On the plus side, the company describes fluid milk as “nutritious and healthy” with excellent household penetration — more than 90% of U.S. homes. As a result, fluid milk is a very large category (the largest by certain measures) with about $20 billion in annual sales.

“This category’s size and pervasiveness, plus the limited shelf life of the product, make it an important category for retailers and consumers, as well as a large long-term opportunity for the best positioned dairy processors,” Dean said in its most recent 10-K, filed earlier this year with the Securities and Exchange Commission.

On the other side of the ledger, Dean acknowledged the milk business is mature and fragmented and has grappled with scant growth and unimpressive profit margins.

“According to the U.S.D.A., per capita consumption of fluid milk continues to decline,” the company said. “Due in part to the current economic climate, which continues to be challenging for broad segments of the population, and historically high retail prices, the fluid milk category has posted declining volumes over the last several years. In addition, the industry experienced retail and wholesale margin erosion in 2010 and 2011, as conventional milk prices increased steadily in recent years; however, during the fourth quarter of 2011, milk prices decreased slightly and continued to decline through the first half of 2012. Retailers did not fully reflect such declines in shelf pricing, which partially restored the historical price relationship between branded and private label milk and allowed our regional brands to compete more effectively during that period. Milk prices rose significantly during the second half of 2012; however, we were able to effectively adjust our pricing to offset these costs. Additionally, our volumes continued to outperform our peers throughout the year.”

As a standalone company, countering the weak margins has been a principal focus for Dean and will remain so, the company said. In particular, Dean said it will “continue to emphasize price realization, volume performance and disciplined cost management in an effort to improve gross margin and drive
operating income growth.”

Also contributing to its progress has been organizational changes aimed at cutting selling and general and administrative costs. While the efforts have yielded encouraging results, the sailing for Dean has not been entirely smooth.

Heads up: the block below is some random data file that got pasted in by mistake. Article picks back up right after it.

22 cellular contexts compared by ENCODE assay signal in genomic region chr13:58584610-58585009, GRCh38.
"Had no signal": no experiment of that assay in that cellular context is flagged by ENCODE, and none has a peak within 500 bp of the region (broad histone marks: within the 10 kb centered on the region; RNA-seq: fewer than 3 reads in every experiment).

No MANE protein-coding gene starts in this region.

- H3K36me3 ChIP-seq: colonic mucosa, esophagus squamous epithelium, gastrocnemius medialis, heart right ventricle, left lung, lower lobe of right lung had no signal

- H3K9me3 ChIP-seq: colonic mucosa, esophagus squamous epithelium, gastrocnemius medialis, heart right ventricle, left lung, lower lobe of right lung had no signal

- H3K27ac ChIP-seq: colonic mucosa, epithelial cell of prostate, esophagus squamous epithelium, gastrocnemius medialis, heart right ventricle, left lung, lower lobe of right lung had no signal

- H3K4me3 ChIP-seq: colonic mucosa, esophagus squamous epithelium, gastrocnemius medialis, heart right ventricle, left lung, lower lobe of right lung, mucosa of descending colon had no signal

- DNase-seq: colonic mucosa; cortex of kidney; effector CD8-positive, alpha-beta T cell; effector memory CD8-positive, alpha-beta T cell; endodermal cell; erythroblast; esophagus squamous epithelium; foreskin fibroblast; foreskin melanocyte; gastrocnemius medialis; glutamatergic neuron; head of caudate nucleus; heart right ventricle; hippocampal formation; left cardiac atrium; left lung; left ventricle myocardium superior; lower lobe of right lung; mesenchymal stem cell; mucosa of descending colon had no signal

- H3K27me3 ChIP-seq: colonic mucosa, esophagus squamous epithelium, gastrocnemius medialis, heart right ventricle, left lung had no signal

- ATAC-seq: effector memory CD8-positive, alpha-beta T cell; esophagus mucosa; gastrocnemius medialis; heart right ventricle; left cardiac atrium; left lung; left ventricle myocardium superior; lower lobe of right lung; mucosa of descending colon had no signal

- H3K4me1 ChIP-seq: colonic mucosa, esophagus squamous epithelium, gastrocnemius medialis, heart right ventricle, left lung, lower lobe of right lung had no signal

The company, through a request for proposal, lost a part of a significant customer’s business earlier in the year. Dean said the loss will show up beginning in its second-quarter results but downplayed its impact.

“We expect to accelerate our ongoing cost reduction efforts in 2013 to minimize the impact of these lost volumes,” Dean said in the 10-K.

Mr. Tanner was more upbeat still in comments at the annual meeting.

“We believe that as we move past this volume loss, we will return to our long-term trend of gaining share due to the strength of our network, our advantaged cost structure, effective pricing, our strong brands and a significantly strengthened balance sheet, and a focus on service, quality and customer relationships,” he said.

To improve margins and potentially reduce debt further, the company has initiated an aggressive cost reduction program that includes the closing of between 10% and 15% of its production plants to eliminate fixed costs and reduce a number of distribution routes. As of Dec. 31, 2012, the Fresh Dairy Direct business of Dean Foods operated 79 manufacturing facilities in 32 states.

The decision to reduce the capacity represents a continuation and expansion of moves the company already has taken in recent years. In the period between 2010-12, plants were closed in Michigan, Maine, Kentucky, Georgia and South Carolina, largely accounting for $73.1 million in charges.

Also during 2012, Dean eliminated 120 corporate positions connected with the Fresh Dairy Direct business that, together with other actions taken at the corporate offices resulted in charges of $32.2 million.